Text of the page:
This is where we ask you how many entries you think NPR will get for the challenge above.  If you want to win, leave a comment with your guess for the range of entries NPR will receive.  First come first served, so read existing comments before you guess.  Ross and I guess last, just before we publish the Thursday post.  After the Thursday post is up, the entries are closed.  The winner gets a puzzle book of our unspecified choosing.

Just over 1700 entries last week, so no winner even though there was quite a variation in ranges selected.  (Marie came closest.)

This week is fraught with intrigue, range-finding-wise:  Will Will accept either of the close-but-no-cigar solutions we thought of?  Will only Brits enter?  Is everyone on summer hols?  Enter this week's Pick A Range and see if you can win.

Here are the ranges:
Fewer than 50       
50 - 100
100 - 150
150 - 200
200 - 250
250 - 300
300 - 350
350 - 400
400 - 450
450 - 500

500 - 550
550 - 600
600 - 650
650 - 700
700 - 750
750 - 800
800 - 850
850 - 900
900 - 950
950 - 1,000
1,000 - 1,050         
1,050 - 1,100
1,100 - 1,150
1,150 - 1,200
1,200 - 1,250
1,250 - 1,300
1,300 - 1,350
1,350 - 1,400
1,400 - 1,450
1,450 - 1,500

1,500 - 1,550
1,550 - 1,600
1,600 - 1,650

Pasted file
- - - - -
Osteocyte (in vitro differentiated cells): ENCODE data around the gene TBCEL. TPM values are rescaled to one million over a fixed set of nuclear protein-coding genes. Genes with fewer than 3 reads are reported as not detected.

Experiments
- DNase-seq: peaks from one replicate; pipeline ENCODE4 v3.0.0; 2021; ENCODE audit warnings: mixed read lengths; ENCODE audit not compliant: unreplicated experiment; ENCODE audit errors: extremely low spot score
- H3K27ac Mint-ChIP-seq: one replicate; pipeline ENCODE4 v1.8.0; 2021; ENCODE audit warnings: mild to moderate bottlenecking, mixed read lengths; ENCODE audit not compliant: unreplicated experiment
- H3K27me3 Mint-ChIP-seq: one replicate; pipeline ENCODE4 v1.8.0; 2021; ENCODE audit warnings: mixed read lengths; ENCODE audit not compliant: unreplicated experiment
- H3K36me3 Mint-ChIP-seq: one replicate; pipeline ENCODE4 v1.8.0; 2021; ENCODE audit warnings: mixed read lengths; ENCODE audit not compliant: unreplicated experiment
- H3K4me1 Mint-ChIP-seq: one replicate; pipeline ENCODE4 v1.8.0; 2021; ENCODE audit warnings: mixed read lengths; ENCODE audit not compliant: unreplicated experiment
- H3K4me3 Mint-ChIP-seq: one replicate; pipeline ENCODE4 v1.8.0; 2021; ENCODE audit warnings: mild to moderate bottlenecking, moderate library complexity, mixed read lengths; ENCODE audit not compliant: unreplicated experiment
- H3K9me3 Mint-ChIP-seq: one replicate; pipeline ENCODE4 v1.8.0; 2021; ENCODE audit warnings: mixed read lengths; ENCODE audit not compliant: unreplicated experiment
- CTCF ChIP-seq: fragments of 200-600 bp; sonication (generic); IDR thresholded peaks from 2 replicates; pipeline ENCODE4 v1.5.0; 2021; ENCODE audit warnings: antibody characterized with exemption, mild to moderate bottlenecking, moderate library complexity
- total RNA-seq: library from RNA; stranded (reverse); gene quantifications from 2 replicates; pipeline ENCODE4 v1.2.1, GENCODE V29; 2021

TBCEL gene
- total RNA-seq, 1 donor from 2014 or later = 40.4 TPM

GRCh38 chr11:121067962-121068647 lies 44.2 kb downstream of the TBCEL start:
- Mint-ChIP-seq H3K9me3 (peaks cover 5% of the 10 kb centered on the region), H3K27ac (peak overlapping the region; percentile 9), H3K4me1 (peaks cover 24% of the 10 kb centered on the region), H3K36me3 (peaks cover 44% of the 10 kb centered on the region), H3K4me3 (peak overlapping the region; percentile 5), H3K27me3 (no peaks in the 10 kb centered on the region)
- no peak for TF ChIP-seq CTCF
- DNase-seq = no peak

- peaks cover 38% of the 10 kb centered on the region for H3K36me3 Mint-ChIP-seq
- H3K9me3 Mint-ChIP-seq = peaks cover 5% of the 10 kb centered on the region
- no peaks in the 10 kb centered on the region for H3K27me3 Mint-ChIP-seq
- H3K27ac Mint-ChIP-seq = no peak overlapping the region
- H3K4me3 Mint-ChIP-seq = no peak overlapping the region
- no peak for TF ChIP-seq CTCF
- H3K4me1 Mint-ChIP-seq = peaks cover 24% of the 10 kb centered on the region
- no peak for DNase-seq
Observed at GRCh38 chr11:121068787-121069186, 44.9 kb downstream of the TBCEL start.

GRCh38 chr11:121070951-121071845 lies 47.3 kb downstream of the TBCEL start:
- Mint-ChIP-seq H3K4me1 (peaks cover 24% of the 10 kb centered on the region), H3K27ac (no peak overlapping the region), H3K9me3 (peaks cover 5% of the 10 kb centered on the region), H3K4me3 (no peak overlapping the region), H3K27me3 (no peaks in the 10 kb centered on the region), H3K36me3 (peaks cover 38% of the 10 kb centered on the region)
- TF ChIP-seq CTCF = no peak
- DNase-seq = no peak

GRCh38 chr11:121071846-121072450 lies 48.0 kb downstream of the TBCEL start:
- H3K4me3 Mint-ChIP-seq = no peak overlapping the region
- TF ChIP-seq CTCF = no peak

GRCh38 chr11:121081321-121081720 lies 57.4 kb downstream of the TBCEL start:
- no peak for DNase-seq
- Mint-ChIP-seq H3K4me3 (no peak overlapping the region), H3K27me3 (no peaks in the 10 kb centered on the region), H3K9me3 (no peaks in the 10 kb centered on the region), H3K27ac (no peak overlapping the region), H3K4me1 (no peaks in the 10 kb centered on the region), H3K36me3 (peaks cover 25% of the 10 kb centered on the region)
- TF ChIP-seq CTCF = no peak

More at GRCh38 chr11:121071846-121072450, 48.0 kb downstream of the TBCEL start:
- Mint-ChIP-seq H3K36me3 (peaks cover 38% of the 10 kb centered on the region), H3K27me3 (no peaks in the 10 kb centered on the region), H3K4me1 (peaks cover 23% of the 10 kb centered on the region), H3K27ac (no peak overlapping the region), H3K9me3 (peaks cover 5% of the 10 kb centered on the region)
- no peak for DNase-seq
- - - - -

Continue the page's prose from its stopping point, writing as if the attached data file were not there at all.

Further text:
1,650 - 1,700
1,700 - 1,750
1,750 - 1,800
1,800 - 1,850
1,850 - 1,900
1,900 - 1,950
1,950 - 2,000
2,000 - 2,050
2,050 - 2,100
2,100 - 2,150
2,150 - 2,200
2,200 - 2,250
2,250 - 2,300
2,300 - 2,350
2,350 - 2,400
2,400 - 2,450
2,450 - 2,500

2,500 - 2,750
2,750 - 3,000
3,000 - 3,250
3,250 - 3,500
3,500 - 4,000
4,000 - 4,500
4,500 - 5,000

More than 5,000
More than 5,000 and it sets a new record.
Our tie-break rule:   In the event that a single round number is announced, AND two separate people picked the ranges leading up to and leading up from that round number, the prize will be awarded to whichever entrant had not already won a prize, or in the event that both entrants had won a prize already or neither had, then to the earlier of the two entries on the famous judicial principle of "First Come First Serve," (or in technical legal jargon, "You Snooze, You Lose")